Armenian separatists in the Nagorny Karabakh region are resisting an Azerbaijani offensive, officials in Yerevan said, as heavy fighting entered a third day Tuesday ahead of UN Security Council talks on the crisis.
Yerevan and Baku have been locked in a territorial dispute over the ethnic Armenian region of Nagorny Karabakh for decades, with deadly fighting flaring up last July and in 2016.
The region declared independence from Azerbaijan after a war in the early 1990s that claimed 30,000 lives.
It is not recognised by any country -- including Armenia -- and is still considered part of Azerbaijan by the international community.
"Armenian forces repelled Azerbaijani offensives at various sectors of the frontline and the enemy suffered serious losses in manpower," Armenia's defence ministry said.
"The Azerbaijani side launched massive artillery shelling of Armenian positions, preparing for a fresh attack," ministry spokesman Artsrun Hovhannisyan wrote on Facebook.
The defence ministry in Baku said "fierce fighting continued overnight as Armenia's attempted counter-offensive to win back positions it lost to Azerbaijani forces was repelled."
"An Armenian motorised column and an artillery unit was destroyed," the ministry said.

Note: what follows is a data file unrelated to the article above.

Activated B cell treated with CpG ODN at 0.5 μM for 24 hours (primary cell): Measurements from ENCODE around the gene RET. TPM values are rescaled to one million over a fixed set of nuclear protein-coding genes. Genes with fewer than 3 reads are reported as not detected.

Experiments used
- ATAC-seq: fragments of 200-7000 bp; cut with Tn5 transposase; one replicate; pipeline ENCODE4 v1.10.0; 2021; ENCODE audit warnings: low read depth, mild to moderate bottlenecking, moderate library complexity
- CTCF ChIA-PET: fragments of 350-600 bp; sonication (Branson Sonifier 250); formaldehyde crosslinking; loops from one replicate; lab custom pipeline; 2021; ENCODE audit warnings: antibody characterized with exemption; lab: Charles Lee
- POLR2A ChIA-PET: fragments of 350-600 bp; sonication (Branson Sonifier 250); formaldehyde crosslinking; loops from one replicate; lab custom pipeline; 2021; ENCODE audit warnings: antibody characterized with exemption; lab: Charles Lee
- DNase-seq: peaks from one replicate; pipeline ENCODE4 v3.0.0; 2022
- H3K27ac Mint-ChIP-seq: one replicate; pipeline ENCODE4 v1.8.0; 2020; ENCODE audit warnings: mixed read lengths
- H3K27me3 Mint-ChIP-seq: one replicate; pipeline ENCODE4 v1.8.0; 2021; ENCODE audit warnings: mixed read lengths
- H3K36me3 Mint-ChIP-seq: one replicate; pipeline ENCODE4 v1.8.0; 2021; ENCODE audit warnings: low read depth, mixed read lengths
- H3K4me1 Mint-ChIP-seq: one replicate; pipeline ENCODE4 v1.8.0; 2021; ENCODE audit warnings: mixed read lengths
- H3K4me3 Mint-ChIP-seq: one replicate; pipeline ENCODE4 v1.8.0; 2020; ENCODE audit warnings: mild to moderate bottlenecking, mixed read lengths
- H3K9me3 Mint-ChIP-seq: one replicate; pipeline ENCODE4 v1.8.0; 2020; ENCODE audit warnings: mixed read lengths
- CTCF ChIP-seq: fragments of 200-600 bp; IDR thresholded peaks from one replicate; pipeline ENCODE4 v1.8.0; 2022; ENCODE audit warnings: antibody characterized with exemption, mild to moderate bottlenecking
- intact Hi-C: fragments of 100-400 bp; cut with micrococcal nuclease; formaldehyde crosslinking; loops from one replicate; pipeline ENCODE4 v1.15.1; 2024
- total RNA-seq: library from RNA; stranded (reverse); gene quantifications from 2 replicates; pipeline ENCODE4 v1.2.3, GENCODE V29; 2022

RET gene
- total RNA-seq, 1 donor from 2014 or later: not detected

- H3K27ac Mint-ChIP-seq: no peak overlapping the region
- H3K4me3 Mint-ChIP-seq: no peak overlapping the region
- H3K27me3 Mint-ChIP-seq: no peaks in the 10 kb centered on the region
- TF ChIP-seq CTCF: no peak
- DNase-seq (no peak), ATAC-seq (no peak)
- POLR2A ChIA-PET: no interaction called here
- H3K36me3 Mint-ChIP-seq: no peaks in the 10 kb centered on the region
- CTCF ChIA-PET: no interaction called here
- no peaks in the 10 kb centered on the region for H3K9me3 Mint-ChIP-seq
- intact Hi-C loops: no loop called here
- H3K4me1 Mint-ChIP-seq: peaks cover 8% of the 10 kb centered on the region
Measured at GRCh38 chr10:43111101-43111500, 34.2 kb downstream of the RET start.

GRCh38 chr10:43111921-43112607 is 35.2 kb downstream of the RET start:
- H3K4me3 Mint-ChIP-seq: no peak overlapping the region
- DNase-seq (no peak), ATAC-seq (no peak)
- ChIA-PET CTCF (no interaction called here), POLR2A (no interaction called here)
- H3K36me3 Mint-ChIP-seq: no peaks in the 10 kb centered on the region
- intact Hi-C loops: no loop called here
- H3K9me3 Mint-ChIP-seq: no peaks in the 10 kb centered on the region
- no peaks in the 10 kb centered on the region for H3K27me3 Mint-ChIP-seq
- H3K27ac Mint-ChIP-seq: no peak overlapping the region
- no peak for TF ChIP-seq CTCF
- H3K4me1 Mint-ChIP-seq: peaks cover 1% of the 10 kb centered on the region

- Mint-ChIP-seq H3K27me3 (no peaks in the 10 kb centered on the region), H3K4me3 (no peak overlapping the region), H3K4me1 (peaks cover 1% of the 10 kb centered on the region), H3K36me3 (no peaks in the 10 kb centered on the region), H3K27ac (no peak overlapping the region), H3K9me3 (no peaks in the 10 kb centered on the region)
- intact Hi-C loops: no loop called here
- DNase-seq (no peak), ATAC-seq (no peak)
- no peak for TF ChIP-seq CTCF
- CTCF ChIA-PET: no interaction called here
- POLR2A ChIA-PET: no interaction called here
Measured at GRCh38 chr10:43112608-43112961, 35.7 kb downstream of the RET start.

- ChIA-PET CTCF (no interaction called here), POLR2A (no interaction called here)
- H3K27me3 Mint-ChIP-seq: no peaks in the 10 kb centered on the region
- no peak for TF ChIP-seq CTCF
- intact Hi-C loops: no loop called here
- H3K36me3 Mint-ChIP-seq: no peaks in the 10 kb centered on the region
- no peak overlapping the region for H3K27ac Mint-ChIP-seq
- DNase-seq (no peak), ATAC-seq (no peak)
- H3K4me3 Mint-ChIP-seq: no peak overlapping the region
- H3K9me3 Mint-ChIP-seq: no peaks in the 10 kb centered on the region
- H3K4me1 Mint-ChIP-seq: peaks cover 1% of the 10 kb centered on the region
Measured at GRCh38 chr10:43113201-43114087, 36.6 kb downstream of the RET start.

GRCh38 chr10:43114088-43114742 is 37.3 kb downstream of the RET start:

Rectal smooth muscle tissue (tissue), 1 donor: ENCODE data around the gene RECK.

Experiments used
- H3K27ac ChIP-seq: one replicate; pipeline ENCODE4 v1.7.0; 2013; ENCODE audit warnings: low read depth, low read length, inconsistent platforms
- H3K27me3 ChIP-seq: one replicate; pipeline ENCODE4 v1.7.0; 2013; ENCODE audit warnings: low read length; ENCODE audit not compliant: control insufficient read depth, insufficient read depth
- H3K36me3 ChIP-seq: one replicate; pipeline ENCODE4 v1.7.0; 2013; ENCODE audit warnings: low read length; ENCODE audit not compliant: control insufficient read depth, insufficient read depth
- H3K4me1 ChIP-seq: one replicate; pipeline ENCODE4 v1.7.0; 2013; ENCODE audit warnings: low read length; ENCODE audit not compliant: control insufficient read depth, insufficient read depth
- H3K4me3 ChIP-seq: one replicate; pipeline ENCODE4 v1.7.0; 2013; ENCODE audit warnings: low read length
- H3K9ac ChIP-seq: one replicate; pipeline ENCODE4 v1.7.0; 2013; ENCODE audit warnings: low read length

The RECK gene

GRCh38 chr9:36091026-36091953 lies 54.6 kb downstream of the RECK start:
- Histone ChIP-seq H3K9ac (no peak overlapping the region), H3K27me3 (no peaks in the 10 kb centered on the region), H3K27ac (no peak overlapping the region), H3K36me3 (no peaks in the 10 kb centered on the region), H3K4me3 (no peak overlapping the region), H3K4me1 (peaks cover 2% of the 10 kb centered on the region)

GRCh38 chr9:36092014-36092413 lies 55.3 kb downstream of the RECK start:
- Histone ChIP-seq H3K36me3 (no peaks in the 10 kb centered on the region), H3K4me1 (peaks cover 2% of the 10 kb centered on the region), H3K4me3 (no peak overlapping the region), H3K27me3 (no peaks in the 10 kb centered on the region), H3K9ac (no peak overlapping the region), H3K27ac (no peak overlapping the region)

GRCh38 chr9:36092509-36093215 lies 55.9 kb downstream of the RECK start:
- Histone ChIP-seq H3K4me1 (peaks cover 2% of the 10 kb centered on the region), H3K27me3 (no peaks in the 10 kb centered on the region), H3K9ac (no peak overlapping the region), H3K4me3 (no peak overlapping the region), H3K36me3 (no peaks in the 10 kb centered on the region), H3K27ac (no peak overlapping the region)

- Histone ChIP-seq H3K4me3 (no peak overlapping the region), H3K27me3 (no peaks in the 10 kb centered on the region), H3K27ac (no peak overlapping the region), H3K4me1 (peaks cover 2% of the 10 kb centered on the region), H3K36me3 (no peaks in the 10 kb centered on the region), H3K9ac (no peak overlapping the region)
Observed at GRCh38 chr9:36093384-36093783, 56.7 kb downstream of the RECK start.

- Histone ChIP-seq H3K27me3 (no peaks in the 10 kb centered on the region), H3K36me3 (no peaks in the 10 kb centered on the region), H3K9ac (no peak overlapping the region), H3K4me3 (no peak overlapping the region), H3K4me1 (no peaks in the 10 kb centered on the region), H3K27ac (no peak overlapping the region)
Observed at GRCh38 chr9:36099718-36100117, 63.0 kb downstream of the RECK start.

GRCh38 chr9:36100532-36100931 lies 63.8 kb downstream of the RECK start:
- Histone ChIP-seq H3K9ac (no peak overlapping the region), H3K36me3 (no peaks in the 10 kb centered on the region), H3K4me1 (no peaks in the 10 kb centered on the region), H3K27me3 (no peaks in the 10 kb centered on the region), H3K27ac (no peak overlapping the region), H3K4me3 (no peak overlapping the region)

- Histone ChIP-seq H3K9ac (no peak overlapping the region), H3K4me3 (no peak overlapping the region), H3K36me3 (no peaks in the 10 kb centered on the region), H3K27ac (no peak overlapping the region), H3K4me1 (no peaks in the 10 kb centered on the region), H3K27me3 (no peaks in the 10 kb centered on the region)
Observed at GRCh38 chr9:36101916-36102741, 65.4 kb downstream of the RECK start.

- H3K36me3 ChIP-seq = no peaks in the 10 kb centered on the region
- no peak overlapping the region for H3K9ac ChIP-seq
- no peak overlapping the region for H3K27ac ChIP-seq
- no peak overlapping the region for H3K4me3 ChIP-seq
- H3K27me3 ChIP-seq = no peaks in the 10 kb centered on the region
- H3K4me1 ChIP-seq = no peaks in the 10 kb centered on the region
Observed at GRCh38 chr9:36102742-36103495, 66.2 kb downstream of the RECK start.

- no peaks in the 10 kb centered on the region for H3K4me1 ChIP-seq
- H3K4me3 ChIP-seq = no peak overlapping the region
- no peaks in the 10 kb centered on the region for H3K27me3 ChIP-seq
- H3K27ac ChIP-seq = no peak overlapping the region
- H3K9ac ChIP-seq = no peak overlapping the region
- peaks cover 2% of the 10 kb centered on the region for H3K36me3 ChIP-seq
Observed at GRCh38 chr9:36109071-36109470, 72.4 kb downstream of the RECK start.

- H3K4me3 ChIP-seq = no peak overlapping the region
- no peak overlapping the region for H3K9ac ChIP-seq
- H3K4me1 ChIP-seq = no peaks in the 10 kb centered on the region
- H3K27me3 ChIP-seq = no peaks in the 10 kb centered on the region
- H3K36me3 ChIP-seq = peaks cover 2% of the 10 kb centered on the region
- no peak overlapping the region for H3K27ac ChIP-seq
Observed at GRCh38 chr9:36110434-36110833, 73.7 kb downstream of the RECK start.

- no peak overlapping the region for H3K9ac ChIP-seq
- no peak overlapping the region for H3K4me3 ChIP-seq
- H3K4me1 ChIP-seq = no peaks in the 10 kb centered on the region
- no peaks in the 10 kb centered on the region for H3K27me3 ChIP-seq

In the early hours on Tuesday, "Azerbaijani forces continued an offensive on the city of Fizuli, destroying four enemy tanks, an armoured vehicle and killing ten troops."
The UN Security Council was due to meet Tuesday at 5:00 pm (2100 GMT) for emergency talks on Karabakh, behind closed doors, diplomats told AFP.
The overall death toll rose to 95 on Monday, as Karabakh reported 84 military casualties and with 11 civilians killed in clashes: nine in Azerbaijan and two on the Armenian side.
Azerbaijan has not reported military casualties, but Armenian separatist officials have released footage from the battlefield showing what it said was the remains of Azerbaijani soldiers.
Fighting between majority-Muslim Azerbaijan and Christian Armenia could embroil regional players, Russia and Turkey.
Russia, which has a military alliance with Armenia and stations a permanent military base there, sells sophisticated weapons worth billions of dollars to both Baku and Yerevan.
Armenia has accused Turkey -- which backs Turkic-speaking Azerbaijan -- of meddling in the conflict.
With each side blaming the other for the flare-up that erupted Sunday, world leaders have urged calm as fears rise of a full-scale conflict.